One of Joshua’s childhood nicknames was Sunny Boy which fit his joyful, fun-loving personality. In the military, his mates called him Sugar Hips because of the candy always filling his pockets. But Joshua didn’t mind because he was secure in his masculinity. He even took his mother’s purple-ribbon bedecked standard poodle on his 10-mile runs. That was until the day the dog grew tired and he had to carry the tired dog, which attracted the attention of passing truckers, who tooted their horns at him. He had a dry sense of humour and could laugh at himself.
Joshua had lived all over Western Canada and in the Arctic with his family. He had travelled extensively both on his own and with the military. He had been to the USA, Bosnia (with the peace-keeping reserves), Afghanistan, Thailand, China, Europe, Hungary and the United Kingdom. He was fluent in French but loved to use Pig Latin.
He wasn’t into team sports except as an avid soccer fan. He did like to push himself into new adventures. Although he couldn’t swim as a child, he certified as an open water scuba diver in Thailand. Joshua had also earned his private pilot’s licence in Saskatoon. He was a natural leader and also a guy’s guy, who enjoyed hanging out with his friends playing Guitar Hero, or motor biking, camping and drinking beer.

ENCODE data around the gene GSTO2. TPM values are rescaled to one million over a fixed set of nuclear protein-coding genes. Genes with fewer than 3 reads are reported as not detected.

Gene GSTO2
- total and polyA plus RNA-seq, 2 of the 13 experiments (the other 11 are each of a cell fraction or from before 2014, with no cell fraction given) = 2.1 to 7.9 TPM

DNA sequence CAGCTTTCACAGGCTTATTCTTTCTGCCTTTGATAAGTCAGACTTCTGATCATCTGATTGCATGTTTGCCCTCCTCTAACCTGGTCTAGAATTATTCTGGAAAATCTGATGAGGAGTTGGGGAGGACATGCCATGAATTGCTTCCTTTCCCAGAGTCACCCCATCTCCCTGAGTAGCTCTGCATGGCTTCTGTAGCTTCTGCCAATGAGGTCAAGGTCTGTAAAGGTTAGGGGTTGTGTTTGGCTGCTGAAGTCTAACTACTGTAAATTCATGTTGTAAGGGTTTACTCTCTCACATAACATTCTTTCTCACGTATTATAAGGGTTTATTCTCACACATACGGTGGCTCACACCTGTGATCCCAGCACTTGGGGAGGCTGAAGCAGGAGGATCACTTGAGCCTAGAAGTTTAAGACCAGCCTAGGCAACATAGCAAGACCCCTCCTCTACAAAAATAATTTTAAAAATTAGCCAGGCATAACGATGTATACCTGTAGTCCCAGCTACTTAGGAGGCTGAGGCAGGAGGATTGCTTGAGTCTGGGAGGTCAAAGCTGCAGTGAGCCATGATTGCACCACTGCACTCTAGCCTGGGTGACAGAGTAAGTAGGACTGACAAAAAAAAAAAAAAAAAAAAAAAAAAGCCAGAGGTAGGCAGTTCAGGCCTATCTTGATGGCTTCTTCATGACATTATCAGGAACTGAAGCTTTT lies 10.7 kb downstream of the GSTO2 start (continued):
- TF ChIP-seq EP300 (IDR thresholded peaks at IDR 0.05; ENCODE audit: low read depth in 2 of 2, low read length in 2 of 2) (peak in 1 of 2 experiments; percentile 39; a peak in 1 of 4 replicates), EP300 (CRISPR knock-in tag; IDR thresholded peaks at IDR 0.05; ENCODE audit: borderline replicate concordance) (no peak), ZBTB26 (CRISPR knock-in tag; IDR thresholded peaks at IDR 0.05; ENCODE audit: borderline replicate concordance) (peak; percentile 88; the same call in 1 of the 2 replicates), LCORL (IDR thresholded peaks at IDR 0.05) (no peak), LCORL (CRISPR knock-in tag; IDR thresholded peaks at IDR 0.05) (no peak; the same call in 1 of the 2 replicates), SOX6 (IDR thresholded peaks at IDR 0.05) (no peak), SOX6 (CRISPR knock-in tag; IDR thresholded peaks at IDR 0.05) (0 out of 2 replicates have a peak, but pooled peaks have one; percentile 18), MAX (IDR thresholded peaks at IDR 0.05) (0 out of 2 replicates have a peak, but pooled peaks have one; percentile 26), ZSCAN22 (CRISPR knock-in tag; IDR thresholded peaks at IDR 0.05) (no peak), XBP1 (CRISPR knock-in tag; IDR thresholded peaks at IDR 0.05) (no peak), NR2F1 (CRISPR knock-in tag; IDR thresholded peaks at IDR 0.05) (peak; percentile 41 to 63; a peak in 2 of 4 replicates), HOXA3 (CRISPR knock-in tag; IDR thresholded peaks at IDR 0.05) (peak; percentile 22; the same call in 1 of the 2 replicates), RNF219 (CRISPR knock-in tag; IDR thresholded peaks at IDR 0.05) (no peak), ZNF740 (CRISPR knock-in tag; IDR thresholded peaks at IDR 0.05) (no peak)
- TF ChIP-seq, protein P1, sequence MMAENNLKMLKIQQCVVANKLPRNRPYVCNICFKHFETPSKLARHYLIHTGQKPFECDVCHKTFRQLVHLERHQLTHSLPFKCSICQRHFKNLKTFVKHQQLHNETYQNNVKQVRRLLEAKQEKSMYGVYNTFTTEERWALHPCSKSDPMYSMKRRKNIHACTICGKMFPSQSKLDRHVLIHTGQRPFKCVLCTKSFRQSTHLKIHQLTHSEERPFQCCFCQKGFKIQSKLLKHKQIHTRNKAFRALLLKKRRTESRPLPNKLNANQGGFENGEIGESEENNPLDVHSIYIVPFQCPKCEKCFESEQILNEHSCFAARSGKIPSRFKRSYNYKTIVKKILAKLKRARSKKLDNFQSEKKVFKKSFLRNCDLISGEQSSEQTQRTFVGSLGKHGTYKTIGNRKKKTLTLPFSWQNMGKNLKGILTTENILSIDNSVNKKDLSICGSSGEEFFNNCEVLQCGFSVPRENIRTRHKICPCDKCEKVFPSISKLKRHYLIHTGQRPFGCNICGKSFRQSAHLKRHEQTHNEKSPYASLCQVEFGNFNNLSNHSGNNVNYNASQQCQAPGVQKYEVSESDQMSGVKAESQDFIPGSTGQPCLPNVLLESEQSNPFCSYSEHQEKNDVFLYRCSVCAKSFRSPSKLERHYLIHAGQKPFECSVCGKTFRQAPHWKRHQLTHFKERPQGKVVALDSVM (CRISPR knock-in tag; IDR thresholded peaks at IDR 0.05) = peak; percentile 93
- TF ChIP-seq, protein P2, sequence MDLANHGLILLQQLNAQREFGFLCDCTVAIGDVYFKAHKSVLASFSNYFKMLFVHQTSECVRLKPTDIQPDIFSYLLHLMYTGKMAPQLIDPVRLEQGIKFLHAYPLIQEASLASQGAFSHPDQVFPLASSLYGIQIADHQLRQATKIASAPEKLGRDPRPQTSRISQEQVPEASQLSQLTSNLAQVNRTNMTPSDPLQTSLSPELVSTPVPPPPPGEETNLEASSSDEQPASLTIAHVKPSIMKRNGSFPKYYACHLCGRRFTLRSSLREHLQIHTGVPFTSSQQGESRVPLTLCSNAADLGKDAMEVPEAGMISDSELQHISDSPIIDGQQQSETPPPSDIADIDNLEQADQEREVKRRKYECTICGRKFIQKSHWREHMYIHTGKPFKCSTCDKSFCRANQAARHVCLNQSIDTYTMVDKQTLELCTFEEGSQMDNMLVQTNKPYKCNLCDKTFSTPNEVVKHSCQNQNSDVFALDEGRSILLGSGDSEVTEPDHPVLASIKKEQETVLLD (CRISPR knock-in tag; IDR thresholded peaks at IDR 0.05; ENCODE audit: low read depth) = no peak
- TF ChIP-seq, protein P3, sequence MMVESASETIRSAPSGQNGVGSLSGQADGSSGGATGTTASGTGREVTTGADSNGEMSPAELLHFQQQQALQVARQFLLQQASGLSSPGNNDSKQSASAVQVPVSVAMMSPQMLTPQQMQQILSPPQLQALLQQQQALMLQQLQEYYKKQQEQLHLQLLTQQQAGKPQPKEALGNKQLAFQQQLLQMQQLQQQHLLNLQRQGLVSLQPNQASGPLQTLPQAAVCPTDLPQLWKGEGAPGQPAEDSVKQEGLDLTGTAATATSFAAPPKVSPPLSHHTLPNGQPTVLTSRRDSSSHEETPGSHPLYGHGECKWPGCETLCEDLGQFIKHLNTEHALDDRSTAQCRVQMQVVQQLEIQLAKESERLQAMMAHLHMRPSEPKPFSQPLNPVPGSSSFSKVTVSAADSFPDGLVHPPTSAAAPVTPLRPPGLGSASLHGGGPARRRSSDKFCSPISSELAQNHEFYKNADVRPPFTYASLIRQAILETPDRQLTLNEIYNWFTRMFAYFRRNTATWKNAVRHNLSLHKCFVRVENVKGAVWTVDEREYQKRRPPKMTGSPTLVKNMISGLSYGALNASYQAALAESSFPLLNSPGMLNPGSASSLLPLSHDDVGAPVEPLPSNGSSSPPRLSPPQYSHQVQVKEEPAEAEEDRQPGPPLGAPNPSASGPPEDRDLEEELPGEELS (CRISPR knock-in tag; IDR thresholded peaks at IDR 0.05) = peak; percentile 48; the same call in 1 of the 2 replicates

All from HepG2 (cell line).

Joshua’s family had a military tradition and Joshua loved everything GI Joe and even slept on his eight-foot long GI Joe aircraft carrier. His imagination allowed him, with his troop of GI Joes, to wipe out his sisters’ Barbies. Later, he gravitated to Star Wars with the same intensity.
He always wanted to be a soldier, and joined the reserves right from school at 17. He did well, rising in the ranks, but wanted to do more for Canada’s interests. He joined the Princess Patricia’s Canadian Light Infantry, which meant a demotion in rank, but he was soon successfully working his way back up.
Although not scholarly, and easily bored, learning came naturally to him. He explored math, the sciences and history. One of his studies was the strategies, not the politics, of historical military generals as diverse as Caesar to Hitler
Joshua commanded a light armoured vehicle III. It was his personal creed of honour and loyalty that meant he took his responsibility for the lives of his crew seriously. His response to his mother’s asking how he felt about his job was, “Long periods of boredom punctuated by moments of sheer terror.”
The military was his brotherhood, but he was primarily a family man. After his final tour, he planned to join the RCMP, marry his fiancée, and raise their expected child.
By Janet Rolfson